wartime

  • Townsend Road air raid shelter

    courtesy of Neil DeMarco

    In the early months of the war, the government issued two million Anderson shelters to homes in cities likely to be bombed. They were issued free to those earning less than £250 a year (the average wage then was about £300. £300 was the equivalent in purchasing power today of about £25,000. Anderson shelters, named […]

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  • A Chesham Man at War – the Story of WJ Dell

    WJ Dell

    This is the account of the war of WJ Dell, a Pednor resident, aged 14, when war broke out. I was 14 when war broke out in 1939 and weighed just 6st and was 5ft tall – in common with others who had just left school. I worked for a local baker, the lowest form […]

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  • Memories of Chesham in the 1930s and 1940s

    John Reeve

    My happiest days that I remember were from 1936 to 1939. I lived at 8 Market Square, where my father had a furniture and general store, later a men’s outfitters. His father John had come to Chesham from London around 1890 and started a business at 44 Church Street. My bedroom was on the top […]

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  • Kath Dolling (nee Smith) and evacuation

    biography of Kath Dolling

    THE wail of air-raid sirens over Penge, South-East London on Sunday 3rd September 1939 dramatically changed the life of eight-year-old Kathie Smith. She had lived as a shy, only child, with her partially-sighted Mum and elderly Dad, a retired merchant seaman and widower. Kath was born when her mother was 45 and Dad 66! The […]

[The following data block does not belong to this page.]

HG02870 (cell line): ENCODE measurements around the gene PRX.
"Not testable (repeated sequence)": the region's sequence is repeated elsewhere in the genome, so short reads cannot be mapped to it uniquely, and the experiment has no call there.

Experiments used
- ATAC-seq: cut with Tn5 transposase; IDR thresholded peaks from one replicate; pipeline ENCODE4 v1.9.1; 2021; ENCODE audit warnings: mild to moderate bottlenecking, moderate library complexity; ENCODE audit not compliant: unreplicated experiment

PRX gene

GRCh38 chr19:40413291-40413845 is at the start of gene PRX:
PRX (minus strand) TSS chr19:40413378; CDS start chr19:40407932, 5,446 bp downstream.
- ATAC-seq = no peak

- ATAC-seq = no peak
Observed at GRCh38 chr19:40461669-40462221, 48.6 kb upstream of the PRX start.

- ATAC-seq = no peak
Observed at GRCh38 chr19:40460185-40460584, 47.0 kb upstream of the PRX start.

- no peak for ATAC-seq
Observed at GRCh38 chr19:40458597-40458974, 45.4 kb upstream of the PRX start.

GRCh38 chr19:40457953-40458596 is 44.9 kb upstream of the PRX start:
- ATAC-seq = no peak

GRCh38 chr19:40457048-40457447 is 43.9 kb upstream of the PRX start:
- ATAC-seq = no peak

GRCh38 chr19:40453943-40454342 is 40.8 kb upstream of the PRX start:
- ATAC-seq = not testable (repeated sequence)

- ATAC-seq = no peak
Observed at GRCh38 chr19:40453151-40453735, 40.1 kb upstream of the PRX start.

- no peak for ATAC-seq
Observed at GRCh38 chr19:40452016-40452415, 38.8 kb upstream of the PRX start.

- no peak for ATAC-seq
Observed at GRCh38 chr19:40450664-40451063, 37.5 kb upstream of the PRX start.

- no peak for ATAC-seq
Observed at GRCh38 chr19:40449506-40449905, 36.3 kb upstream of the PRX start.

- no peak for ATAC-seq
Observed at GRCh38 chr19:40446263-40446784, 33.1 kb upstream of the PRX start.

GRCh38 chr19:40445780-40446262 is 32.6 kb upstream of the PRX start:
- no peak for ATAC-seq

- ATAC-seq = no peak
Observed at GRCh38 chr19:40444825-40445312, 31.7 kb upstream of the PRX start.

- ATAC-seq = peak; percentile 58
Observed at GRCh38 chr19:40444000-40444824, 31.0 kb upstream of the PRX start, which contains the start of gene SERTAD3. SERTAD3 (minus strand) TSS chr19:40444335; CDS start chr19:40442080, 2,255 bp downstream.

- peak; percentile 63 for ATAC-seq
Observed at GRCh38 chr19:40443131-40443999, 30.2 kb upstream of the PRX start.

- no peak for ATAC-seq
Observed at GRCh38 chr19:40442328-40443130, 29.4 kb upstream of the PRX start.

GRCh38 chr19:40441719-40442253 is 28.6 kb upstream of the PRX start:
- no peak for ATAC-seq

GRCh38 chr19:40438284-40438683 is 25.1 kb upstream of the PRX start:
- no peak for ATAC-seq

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  • My War 1944

    Maurice Sabatini

    The following extract is from a letter written to Home on the Normandy Beach Heads, by myself M A Sabatini, Royal Navy Leading Ship’s Mechanic, which was never sent. It lay in my rucksack until I was demobbed in 1946, and was only looked at occasionally, until the 50th anniversary of the landings. There is […]

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  • Memories of a wartime childhood

    William (Bill) Howard

    I was born before the Second World War, in July 1939. I don’t remember very much until I was about 3. From then on I was aware that the sound of the air raid sirens meant trouble. Whenever German bombers were approaching, the sirens started with a loud, eerie WoooOOOOooooOOOOooooOOOOoooo noise. That meant we had […]

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